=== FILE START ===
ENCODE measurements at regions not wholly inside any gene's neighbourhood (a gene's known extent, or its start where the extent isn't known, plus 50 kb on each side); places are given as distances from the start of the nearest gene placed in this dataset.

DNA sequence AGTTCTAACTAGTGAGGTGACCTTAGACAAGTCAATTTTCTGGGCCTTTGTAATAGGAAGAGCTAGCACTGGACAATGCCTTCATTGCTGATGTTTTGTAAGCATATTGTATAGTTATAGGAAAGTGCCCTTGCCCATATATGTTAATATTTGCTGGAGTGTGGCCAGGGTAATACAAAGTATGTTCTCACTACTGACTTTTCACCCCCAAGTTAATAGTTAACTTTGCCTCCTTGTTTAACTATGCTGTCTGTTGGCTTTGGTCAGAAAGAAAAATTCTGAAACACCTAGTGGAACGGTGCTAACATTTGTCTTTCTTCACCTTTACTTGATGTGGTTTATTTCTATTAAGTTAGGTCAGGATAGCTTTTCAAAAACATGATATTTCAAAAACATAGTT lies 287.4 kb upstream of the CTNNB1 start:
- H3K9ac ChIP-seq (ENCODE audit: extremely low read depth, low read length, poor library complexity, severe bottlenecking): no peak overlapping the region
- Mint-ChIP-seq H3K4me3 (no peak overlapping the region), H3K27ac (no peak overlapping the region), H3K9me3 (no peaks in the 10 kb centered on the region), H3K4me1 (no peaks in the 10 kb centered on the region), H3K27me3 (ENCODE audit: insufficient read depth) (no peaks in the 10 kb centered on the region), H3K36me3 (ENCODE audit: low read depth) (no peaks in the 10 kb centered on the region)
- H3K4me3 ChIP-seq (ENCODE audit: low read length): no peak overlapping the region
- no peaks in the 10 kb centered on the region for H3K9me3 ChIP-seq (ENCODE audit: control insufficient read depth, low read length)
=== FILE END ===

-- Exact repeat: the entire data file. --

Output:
ENCODE measurements at regions not wholly inside any gene's neighbourhood (a gene's known extent, or its start where the extent isn't known, plus 50 kb on each side); places are given as distances from the start of the nearest gene placed in this dataset.

DNA sequence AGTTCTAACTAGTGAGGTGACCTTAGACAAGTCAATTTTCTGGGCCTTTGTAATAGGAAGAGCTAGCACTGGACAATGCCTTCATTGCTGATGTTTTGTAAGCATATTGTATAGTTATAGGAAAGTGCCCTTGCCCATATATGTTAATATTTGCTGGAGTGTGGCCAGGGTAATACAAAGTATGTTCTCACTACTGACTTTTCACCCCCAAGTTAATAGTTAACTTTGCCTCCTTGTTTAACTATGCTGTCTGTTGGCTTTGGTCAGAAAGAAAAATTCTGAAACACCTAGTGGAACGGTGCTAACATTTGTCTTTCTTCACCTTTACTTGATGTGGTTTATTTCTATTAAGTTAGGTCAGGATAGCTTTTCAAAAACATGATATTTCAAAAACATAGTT lies 287.4 kb upstream of the CTNNB1 start:
- H3K9ac ChIP-seq (ENCODE audit: extremely low read depth, low read length, poor library complexity, severe bottlenecking): no peak overlapping the region
- Mint-ChIP-seq H3K4me3 (no peak overlapping the region), H3K27ac (no peak overlapping the region), H3K9me3 (no peaks in the 10 kb centered on the region), H3K4me1 (no peaks in the 10 kb centered on the region), H3K27me3 (ENCODE audit: insufficient read depth) (no peaks in the 10 kb centered on the region), H3K36me3 (ENCODE audit: low read depth) (no peaks in the 10 kb centered on the region)
- H3K4me3 ChIP-seq (ENCODE audit: low read length): no peak overlapping the region
- no peaks in the 10 kb centered on the region for H3K9me3 ChIP-seq (ENCODE audit: control insufficient read depth, low read length)